There were a multitude of cruelties and injustices during the Jim Crow era in the South, that period beginning in the 1890s when Southern governments formalized their grudge against the United States government after reconstruction.
Millions of Americans alive today can well remember the segregated bathrooms and school classrooms and all sorts of public facilities that insulted the dignity and stole the rightful equality of African-Americans. In many ways, the South still is recuperating from this disgraceful period. And now and then, yet another aspect of Jim Crow is unearthed.
In the case of some forgotten African-American churches in North Carolina, that’s the literal truth. And now, with the assistance of students and professors working through the Center for Study of the American South at the University of North Carolina at Chapel Hill and their Back Ways Project (within the Southern Oral History Program), a new sort of civil rights movement is under way. It began with people such as Harold Russell, who attends Harvey’s Chapel church in Hillsborough and wants to call attention to the church’s old site, the one that was lost when Jim Crow laws forced the church to move.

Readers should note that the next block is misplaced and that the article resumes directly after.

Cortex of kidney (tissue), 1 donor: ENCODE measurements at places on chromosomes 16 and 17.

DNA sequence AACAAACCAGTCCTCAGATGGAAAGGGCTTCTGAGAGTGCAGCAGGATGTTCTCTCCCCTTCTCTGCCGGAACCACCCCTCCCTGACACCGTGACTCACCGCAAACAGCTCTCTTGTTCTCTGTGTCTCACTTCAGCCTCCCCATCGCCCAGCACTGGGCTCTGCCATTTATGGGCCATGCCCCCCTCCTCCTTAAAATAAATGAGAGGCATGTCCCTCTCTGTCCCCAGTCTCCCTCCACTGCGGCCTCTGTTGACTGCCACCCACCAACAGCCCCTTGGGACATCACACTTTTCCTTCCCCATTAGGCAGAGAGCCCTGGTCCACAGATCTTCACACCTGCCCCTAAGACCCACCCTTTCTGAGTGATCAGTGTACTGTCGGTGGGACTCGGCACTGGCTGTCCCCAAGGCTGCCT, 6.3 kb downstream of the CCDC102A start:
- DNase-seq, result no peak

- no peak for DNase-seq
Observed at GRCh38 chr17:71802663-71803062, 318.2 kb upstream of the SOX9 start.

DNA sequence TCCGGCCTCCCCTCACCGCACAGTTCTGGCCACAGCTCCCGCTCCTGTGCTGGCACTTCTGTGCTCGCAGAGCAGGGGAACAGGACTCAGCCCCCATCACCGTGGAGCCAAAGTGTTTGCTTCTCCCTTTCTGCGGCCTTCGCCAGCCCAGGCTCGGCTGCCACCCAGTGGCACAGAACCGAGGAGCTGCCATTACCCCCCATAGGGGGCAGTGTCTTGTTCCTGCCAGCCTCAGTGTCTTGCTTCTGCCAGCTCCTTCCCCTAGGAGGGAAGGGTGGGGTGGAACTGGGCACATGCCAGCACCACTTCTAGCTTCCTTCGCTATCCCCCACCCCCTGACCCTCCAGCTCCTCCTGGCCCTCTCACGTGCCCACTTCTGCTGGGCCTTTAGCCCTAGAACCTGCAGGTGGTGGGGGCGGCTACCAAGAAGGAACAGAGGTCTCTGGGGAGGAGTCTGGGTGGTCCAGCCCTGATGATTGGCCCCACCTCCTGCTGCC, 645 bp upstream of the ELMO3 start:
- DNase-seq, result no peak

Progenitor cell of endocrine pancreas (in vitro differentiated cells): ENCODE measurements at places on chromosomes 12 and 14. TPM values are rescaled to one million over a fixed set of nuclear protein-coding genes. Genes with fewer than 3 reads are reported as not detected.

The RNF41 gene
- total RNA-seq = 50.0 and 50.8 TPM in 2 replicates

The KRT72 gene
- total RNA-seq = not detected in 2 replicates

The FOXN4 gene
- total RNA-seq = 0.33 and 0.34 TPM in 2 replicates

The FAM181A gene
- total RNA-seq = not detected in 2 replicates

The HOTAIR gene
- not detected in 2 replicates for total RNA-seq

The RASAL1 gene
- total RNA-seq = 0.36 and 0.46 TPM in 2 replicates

What happened, apparently was that some African-American churches had to move when the counties they were in no longer would maintain or fix their access roads, which had been built for wagons but could not take low-slung automobiles.
Sign Up and Save
Get six months of free digital access to The News & Observer
Russell, whose great-grandfather helped found the church, then got up with Tom Magnuson, a local historian who had founded a group to map old trade routes. He has found four churches around Hillsborough that were relocated as Harvey’s Chapel was. Magnuson helped Russell and then he got in touch with UNC-Chapel Hill.
Now, university students and teachers are working toward a goal of preserving old church sites. And here’s how Rachel Cotterman, a Ph.D. student working on the project, put it: “It feels important to understand how the legally enforced racial segregation of that era was actually paved into the landscape of our state.”
Wow. She couldn’t have articulated the significance of this effort any better with 10 doctorates.
This effort truly is a blending of some of the best North Carolina has to offer. An energetic descendant, Russell, with a penchant for seeking parts of history that help tell a story of a region and his own family. A historian, Magnuson, who was determined not to be denied when it came to the literal unearthing of a period of history, the Jim Crow period, that must never be forgotten, and knew where to go to get help. And UNC-Chapel Hill’s applicable programs, where help was delivered by professional researchers who understood (see: Cotterman) how important this kind of project was.
All are due credit for something that will amplify a period of this state’s history that is as significant as it is an example of injustice, and a period of time that has been lost to so many families. It’s amazing, when considered, and the search is itself exciting. If an academic endeavor could draw applause the way athletic contests do, this one would deserve a standing ovation.